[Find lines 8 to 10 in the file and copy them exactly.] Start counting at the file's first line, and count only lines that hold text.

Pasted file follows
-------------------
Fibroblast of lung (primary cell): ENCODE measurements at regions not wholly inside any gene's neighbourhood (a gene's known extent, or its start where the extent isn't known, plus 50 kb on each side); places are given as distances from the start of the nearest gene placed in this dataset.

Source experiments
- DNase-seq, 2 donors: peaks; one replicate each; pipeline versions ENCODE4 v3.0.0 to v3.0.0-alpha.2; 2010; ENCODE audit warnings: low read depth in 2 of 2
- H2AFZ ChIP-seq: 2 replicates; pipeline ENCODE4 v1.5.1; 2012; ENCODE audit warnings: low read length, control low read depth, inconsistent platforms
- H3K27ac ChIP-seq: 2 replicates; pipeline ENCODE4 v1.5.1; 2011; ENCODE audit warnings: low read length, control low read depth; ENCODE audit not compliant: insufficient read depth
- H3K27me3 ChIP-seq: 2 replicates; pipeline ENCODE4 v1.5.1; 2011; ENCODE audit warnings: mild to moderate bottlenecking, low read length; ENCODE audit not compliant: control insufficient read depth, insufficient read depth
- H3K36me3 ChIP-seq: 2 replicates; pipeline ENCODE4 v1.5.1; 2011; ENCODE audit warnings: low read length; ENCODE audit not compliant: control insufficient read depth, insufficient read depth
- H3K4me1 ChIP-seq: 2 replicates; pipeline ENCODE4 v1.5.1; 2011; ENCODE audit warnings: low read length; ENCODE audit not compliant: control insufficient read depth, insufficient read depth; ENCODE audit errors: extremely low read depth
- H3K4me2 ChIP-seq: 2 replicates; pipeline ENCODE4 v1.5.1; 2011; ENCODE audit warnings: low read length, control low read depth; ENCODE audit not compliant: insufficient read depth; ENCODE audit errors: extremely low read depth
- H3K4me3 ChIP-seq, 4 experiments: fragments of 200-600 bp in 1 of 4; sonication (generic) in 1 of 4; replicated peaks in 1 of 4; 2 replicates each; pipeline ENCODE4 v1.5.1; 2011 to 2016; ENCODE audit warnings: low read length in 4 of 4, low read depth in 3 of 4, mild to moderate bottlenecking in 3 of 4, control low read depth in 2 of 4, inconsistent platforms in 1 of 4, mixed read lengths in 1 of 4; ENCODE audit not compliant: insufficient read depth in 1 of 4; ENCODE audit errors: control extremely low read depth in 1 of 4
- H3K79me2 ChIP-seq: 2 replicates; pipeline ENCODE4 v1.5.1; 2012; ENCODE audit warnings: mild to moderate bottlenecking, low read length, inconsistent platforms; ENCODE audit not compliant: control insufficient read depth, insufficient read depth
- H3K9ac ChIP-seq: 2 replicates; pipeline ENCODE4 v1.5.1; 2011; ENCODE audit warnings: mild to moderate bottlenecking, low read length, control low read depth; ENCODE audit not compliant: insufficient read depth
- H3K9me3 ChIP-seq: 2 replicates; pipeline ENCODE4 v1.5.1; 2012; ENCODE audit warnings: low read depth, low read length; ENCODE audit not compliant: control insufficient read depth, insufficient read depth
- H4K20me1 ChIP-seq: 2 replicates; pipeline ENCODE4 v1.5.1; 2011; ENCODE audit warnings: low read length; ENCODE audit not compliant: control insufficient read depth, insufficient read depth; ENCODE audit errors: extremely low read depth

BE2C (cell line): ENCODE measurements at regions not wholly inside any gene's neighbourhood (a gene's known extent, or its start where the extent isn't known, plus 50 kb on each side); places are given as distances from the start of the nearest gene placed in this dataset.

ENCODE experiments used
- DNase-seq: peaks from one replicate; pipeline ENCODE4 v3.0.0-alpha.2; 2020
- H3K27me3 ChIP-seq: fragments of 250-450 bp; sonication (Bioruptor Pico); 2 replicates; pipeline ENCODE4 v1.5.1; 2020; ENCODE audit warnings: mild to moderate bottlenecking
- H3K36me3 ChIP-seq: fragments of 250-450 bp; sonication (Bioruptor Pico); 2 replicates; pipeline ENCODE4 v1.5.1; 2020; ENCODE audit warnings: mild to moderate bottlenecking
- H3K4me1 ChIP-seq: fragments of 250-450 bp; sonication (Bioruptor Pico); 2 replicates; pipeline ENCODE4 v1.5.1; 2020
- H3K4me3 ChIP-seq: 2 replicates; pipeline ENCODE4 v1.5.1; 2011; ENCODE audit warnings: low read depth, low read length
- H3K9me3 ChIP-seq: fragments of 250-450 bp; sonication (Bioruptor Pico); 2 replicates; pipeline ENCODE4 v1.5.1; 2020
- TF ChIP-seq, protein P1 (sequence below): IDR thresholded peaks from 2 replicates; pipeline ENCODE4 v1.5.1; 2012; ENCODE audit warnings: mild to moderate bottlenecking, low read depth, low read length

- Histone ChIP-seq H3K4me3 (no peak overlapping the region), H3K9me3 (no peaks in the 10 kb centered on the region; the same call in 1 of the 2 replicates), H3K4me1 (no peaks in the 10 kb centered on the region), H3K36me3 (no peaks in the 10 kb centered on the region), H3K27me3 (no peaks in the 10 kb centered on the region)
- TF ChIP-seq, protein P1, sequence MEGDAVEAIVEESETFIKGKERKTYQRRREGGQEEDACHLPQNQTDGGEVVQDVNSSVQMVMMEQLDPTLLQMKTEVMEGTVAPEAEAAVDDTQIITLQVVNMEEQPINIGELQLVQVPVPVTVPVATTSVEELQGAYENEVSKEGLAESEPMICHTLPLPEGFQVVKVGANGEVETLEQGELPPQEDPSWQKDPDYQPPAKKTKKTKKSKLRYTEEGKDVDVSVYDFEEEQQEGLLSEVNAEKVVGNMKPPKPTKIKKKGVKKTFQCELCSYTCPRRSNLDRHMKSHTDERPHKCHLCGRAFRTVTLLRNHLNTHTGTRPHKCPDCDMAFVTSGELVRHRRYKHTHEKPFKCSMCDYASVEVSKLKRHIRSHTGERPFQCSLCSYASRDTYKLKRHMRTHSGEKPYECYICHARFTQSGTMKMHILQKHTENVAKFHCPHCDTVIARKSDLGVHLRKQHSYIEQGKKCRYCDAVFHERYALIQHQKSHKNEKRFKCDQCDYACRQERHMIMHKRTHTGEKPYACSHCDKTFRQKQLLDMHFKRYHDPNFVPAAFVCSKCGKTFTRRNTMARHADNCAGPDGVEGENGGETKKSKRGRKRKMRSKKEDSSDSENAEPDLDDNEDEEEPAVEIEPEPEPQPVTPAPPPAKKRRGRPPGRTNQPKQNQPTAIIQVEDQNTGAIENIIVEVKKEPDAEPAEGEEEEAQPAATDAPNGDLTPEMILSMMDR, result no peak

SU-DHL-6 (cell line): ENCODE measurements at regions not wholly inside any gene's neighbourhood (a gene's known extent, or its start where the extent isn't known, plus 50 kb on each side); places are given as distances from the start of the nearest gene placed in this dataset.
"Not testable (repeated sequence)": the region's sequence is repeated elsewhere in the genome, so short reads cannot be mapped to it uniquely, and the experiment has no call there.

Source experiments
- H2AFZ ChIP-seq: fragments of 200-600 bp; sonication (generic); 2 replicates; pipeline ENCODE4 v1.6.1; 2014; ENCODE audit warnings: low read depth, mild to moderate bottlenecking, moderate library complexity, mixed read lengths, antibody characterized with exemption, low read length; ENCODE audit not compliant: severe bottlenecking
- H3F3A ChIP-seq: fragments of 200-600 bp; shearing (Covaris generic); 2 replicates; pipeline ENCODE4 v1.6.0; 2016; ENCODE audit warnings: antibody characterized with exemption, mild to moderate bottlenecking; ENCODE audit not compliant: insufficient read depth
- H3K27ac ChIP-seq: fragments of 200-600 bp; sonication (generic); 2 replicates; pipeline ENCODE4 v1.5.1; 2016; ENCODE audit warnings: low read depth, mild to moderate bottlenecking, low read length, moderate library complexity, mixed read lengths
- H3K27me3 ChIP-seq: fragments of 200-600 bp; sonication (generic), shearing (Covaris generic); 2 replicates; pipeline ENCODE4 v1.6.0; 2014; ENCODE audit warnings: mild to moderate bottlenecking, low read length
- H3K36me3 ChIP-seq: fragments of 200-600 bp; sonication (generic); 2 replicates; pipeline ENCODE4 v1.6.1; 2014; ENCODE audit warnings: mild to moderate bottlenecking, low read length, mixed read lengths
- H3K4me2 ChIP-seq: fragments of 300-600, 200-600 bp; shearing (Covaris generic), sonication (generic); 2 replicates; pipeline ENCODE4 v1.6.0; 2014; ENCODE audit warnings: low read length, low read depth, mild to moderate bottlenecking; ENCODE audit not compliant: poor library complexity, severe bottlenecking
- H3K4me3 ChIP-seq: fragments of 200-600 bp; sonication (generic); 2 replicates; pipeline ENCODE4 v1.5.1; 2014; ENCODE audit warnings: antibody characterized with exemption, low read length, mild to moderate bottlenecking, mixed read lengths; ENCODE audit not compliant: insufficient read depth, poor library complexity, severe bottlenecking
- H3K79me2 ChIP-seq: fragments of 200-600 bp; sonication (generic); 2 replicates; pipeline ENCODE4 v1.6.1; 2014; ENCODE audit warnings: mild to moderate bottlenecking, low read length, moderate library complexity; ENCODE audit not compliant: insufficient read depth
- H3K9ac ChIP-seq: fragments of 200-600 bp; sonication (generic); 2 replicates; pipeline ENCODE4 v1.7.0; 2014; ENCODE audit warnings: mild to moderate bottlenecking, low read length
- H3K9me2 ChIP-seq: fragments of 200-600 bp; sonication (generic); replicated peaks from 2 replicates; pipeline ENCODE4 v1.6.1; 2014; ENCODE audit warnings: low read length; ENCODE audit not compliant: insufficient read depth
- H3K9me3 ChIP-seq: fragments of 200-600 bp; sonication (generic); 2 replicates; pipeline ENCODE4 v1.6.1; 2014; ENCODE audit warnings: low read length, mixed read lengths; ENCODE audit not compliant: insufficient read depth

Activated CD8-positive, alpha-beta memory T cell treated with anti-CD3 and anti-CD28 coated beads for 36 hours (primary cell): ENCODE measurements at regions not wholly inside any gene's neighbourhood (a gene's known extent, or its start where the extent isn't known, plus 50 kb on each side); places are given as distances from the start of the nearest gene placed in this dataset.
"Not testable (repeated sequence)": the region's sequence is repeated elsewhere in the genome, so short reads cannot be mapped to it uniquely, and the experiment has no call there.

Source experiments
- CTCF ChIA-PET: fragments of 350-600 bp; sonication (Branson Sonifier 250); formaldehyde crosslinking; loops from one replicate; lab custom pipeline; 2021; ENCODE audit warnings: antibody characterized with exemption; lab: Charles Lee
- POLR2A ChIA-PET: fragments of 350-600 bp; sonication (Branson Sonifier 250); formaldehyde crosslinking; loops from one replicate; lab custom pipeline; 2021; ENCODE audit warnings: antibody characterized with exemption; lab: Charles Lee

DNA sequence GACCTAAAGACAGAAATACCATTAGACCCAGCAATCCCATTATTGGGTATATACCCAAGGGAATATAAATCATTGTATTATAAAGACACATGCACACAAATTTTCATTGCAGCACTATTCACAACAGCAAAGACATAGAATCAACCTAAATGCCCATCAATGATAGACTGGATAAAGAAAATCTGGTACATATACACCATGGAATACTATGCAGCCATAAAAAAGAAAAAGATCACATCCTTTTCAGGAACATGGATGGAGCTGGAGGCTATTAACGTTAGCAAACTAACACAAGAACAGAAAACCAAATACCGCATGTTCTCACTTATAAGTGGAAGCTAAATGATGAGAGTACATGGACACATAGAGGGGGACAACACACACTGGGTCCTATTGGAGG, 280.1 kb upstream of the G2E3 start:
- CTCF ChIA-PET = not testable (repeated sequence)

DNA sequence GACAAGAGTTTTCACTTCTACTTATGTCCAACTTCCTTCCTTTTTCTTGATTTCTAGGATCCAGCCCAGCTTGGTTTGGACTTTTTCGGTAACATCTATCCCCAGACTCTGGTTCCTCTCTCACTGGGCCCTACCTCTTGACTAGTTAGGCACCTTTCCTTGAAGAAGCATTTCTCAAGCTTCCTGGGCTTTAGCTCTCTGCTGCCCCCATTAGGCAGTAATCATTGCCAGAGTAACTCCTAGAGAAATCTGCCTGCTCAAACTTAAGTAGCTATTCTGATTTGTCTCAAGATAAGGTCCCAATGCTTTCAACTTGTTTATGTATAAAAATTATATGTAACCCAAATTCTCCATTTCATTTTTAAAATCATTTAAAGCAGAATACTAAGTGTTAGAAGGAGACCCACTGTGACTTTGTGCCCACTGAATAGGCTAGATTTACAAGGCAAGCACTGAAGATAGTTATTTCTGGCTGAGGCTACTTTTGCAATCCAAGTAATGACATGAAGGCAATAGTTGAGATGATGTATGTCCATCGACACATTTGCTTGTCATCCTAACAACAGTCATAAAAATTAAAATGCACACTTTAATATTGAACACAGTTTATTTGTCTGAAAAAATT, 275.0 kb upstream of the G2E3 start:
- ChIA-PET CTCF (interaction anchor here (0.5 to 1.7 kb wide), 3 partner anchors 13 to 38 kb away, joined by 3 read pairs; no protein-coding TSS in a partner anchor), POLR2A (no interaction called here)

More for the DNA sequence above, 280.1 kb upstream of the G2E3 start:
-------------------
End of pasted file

- H3K4me1 ChIP-seq: 2 replicates; pipeline ENCODE4 v1.5.1; 2011; ENCODE audit warnings: low read length; ENCODE audit not compliant: control insufficient read depth, insufficient read depth; ENCODE audit errors: extremely low read depth
- H3K4me2 ChIP-seq: 2 replicates; pipeline ENCODE4 v1.5.1; 2011; ENCODE audit warnings: low read length, control low read depth; ENCODE audit not compliant: insufficient read depth; ENCODE audit errors: extremely low read depth
- H3K4me3 ChIP-seq, 4 experiments: fragments of 200-600 bp in 1 of 4; sonication (generic) in 1 of 4; replicated peaks in 1 of 4; 2 replicates each; pipeline ENCODE4 v1.5.1; 2011 to 2016; ENCODE audit warnings: low read length in 4 of 4, low read depth in 3 of 4, mild to moderate bottlenecking in 3 of 4, control low read depth in 2 of 4, inconsistent platforms in 1 of 4, mixed read lengths in 1 of 4; ENCODE audit not compliant: insufficient read depth in 1 of 4; ENCODE audit errors: control extremely low read depth in 1 of 4